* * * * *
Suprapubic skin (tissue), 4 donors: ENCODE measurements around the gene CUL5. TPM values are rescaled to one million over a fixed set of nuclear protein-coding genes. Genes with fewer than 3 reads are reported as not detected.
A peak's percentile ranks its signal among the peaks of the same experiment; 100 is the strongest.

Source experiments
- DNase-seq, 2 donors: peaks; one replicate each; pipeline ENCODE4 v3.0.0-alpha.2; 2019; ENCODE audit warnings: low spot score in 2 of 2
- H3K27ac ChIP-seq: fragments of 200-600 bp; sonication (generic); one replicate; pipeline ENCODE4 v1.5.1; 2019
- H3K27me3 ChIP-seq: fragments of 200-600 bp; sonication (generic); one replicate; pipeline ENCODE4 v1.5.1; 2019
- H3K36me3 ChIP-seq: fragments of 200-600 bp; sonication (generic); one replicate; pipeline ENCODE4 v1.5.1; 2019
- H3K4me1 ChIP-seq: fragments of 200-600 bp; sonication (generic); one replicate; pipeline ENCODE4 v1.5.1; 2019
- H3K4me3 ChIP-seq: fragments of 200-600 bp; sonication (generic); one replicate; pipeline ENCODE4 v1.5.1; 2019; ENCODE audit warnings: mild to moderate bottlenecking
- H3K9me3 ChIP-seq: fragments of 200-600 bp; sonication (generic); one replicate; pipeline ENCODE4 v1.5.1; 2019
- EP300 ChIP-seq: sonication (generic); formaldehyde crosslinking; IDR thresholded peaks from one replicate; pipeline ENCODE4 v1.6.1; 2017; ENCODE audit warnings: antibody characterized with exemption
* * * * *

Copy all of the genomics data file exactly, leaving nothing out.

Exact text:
Suprapubic skin (tissue), 4 donors: ENCODE measurements around the gene CUL5. TPM values are rescaled to one million over a fixed set of nuclear protein-coding genes. Genes with fewer than 3 reads are reported as not detected.
A peak's percentile ranks its signal among the peaks of the same experiment; 100 is the strongest.

Source experiments
- DNase-seq, 2 donors: peaks; one replicate each; pipeline ENCODE4 v3.0.0-alpha.2; 2019; ENCODE audit warnings: low spot score in 2 of 2
- H3K27ac ChIP-seq: fragments of 200-600 bp; sonication (generic); one replicate; pipeline ENCODE4 v1.5.1; 2019
- H3K27me3 ChIP-seq: fragments of 200-600 bp; sonication (generic); one replicate; pipeline ENCODE4 v1.5.1; 2019
- H3K36me3 ChIP-seq: fragments of 200-600 bp; sonication (generic); one replicate; pipeline ENCODE4 v1.5.1; 2019
- H3K4me1 ChIP-seq: fragments of 200-600 bp; sonication (generic); one replicate; pipeline ENCODE4 v1.5.1; 2019
- H3K4me3 ChIP-seq: fragments of 200-600 bp; sonication (generic); one replicate; pipeline ENCODE4 v1.5.1; 2019; ENCODE audit warnings: mild to moderate bottlenecking
- H3K9me3 ChIP-seq: fragments of 200-600 bp; sonication (generic); one replicate; pipeline ENCODE4 v1.5.1; 2019
- EP300 ChIP-seq: sonication (generic); formaldehyde crosslinking; IDR thresholded peaks from one replicate; pipeline ENCODE4 v1.6.1; 2017; ENCODE audit warnings: antibody characterized with exemption